Should the PSA or DRE results be abnormal, a doctor may advise you to go for a biopsy to confirm or rule out the diagnosis of prostate cancer.
A biopsy is a procedure where a small piece of tissue is removed from the prostate gland for examination under a microscope. This procedure is performed by a urologist, who specialises in prostate problems and other urinary tract diseases. The urologist often uses a transrectal ultrasound (TRUS), which is inserted through the anus, to take tissue samples from several areas of the prostate gland. Some urologists may use magnetic resonance imaging (MRI) to guide the biopsy. Another biopsy approach is ultrasound-guided transperineal prostate biopsy, which is often performed under general anaesthesia. In the transperineal prostate biopsy, the biopsy needles are passed through the perineal skin and into the prostate.
During the microscopic examination, a Gleason score is given if the tissues from the biopsy confirm the prostate cancer diagnosis. This score is based on how many cells in the cancerous tissue that look different from the normal prostate cells. The total Gleason score ranges from 6 to 10. The higher the score, the more likely the cancer will grow and spread rapidly. For instance, scores of 8 and higher describe cancer cells that are poorly-differentiated (very different from normal prostate cells) and are likely to spread more quickly.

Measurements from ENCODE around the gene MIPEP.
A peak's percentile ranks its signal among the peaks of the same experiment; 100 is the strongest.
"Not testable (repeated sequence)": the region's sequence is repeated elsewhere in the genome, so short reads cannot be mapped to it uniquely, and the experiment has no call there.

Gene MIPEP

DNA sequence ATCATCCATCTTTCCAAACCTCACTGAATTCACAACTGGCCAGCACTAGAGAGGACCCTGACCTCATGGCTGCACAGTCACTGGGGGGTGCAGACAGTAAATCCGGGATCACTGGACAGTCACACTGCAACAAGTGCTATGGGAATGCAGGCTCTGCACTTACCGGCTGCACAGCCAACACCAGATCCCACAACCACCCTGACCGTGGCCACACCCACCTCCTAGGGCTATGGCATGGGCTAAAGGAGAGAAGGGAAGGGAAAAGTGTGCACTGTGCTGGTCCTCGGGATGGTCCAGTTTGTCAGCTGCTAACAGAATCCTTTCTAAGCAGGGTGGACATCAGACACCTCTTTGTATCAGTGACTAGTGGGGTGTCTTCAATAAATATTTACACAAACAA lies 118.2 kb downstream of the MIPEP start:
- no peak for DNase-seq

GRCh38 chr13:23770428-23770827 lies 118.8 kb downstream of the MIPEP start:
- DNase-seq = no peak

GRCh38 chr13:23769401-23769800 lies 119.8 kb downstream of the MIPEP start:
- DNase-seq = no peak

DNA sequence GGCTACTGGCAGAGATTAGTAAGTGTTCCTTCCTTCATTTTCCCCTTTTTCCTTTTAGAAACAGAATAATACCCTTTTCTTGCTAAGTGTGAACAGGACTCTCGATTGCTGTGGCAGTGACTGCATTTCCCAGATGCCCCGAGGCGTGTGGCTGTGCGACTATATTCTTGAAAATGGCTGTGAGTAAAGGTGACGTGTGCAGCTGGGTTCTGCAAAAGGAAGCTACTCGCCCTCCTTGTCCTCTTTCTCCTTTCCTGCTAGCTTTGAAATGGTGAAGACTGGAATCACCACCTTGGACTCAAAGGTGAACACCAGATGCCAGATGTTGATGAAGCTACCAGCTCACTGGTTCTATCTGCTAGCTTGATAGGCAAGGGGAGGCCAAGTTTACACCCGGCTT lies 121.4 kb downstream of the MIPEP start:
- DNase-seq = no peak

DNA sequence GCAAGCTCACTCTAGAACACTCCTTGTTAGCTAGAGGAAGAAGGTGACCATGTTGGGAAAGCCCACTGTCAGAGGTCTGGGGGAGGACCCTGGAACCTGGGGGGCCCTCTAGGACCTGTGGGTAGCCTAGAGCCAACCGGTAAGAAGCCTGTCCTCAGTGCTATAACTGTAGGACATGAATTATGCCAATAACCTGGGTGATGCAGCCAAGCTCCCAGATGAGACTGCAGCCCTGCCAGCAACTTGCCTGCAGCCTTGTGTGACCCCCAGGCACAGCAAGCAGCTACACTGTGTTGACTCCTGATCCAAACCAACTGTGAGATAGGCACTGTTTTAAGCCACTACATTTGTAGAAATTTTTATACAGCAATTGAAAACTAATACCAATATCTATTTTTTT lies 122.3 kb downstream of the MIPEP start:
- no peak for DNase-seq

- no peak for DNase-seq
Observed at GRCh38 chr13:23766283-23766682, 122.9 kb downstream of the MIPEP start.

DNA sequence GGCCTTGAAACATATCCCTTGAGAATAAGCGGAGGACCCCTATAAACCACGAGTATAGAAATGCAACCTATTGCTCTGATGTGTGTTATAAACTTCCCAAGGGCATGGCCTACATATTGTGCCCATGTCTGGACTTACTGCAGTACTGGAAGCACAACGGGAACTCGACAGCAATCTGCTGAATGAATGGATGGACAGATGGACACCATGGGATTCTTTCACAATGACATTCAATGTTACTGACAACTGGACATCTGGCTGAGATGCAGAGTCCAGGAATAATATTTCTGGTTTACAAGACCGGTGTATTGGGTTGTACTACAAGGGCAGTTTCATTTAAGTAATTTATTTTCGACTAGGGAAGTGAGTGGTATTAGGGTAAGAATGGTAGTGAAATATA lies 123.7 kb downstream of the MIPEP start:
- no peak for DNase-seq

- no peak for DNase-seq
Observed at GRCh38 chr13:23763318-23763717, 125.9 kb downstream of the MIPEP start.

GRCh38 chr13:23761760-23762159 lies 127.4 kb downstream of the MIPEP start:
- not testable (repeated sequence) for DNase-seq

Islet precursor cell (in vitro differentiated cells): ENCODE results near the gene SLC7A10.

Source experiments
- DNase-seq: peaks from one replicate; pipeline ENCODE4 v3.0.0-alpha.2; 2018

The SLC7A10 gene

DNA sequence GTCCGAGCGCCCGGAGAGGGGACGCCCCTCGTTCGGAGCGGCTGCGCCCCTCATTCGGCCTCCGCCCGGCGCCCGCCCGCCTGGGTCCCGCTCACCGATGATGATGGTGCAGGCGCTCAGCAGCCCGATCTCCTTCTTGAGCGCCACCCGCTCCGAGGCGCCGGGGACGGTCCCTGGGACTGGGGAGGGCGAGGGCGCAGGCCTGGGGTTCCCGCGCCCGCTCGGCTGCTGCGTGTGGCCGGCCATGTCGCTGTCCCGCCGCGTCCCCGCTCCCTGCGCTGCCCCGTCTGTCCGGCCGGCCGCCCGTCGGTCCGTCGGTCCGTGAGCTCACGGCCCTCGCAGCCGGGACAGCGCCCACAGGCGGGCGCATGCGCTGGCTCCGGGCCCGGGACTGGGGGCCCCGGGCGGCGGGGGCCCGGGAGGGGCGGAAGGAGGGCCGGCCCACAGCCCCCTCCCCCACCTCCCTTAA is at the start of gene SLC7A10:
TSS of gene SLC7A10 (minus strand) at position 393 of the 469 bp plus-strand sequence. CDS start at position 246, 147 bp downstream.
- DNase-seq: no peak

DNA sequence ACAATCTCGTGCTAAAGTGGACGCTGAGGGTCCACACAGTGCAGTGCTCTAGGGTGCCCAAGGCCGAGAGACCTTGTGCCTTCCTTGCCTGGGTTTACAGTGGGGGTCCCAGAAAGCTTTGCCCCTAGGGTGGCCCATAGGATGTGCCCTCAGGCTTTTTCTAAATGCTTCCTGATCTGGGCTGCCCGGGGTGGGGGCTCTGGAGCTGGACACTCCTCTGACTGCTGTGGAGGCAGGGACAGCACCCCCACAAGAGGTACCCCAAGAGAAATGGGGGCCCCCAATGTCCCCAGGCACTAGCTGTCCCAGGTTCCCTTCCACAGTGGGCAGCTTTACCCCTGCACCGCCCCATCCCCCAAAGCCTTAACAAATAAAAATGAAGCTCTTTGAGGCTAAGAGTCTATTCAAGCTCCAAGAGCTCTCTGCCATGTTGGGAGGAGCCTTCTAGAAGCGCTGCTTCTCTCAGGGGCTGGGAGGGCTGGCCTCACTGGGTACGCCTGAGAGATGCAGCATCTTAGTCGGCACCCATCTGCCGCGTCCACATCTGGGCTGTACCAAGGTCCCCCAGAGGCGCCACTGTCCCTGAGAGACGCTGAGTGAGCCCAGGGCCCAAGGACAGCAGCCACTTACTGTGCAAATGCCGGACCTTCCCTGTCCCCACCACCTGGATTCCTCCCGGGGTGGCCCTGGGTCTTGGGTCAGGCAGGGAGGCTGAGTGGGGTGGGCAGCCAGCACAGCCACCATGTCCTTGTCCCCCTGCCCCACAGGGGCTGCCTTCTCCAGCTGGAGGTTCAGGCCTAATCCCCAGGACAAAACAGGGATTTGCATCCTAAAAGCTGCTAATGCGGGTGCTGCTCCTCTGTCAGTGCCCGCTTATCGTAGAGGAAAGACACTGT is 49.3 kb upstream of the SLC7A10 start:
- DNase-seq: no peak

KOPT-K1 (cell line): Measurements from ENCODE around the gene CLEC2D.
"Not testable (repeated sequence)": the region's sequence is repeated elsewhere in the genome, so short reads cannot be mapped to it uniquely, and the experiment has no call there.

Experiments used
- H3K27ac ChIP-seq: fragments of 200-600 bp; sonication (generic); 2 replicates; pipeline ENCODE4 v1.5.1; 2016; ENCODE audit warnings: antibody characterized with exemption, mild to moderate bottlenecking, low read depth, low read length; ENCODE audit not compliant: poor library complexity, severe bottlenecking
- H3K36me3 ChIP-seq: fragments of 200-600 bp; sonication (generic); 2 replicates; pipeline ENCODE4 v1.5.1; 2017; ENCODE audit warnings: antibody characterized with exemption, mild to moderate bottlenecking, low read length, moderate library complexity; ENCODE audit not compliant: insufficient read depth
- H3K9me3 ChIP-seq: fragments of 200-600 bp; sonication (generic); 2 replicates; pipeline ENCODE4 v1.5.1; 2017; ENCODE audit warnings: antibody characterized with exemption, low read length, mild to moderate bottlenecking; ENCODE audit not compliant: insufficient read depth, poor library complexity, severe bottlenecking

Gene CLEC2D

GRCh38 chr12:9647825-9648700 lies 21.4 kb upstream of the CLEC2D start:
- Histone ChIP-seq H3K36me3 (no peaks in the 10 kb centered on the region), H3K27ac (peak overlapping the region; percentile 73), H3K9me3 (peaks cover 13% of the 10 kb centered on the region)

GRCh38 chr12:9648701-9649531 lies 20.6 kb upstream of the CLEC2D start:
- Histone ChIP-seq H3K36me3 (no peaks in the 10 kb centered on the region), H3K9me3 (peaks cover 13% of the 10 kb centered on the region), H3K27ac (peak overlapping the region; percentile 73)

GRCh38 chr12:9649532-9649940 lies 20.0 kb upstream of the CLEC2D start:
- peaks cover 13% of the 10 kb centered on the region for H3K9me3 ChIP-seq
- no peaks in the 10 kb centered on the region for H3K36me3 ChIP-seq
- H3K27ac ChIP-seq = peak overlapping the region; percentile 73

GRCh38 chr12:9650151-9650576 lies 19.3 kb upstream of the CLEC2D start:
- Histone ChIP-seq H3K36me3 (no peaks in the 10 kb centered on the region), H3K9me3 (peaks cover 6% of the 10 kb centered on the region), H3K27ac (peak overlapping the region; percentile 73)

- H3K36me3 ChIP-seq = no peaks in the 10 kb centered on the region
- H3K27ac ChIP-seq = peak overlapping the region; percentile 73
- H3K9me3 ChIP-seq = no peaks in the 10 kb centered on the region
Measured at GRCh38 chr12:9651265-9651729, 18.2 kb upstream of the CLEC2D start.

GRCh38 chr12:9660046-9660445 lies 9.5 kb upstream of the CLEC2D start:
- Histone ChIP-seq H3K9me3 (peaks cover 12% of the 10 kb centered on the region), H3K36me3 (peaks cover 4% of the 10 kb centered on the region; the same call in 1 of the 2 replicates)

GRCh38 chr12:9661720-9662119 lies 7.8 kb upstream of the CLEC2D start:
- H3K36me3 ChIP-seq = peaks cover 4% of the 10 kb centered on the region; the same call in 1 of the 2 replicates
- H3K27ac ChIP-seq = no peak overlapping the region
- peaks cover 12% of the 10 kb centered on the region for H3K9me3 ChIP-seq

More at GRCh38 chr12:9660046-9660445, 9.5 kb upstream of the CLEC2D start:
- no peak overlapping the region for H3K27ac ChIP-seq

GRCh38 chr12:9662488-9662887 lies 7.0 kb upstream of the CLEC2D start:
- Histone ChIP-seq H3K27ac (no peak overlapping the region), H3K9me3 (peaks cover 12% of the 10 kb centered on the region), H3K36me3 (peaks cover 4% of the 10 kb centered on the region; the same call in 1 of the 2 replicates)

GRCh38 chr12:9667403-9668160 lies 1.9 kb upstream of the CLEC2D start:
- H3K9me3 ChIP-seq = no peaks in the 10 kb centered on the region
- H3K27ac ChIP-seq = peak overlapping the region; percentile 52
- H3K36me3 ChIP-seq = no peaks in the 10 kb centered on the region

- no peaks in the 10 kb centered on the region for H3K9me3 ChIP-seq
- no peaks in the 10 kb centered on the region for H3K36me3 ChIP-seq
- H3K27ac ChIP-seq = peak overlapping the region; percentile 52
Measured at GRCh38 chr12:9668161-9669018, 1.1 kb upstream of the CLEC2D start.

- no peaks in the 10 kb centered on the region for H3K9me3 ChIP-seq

If prostate cancer is diagnosed, it is important to find out whether cancer cells have spread within the prostate gland or to other parts of the body (metastasis). Imaging tests can confirm and provide information about the cancer’s location and extent of spread. This process is known as staging.
Staging is performed using bone scan, magnetic resonance imaging (MRI) or computed tomography (CT) scan. These imaging tests are done to help doctors to plan for the best treatment option. Nevertheless, asymptomatic patients with low-risk, early stage prostate cancer may not require a CT scan or bone scan for staging.
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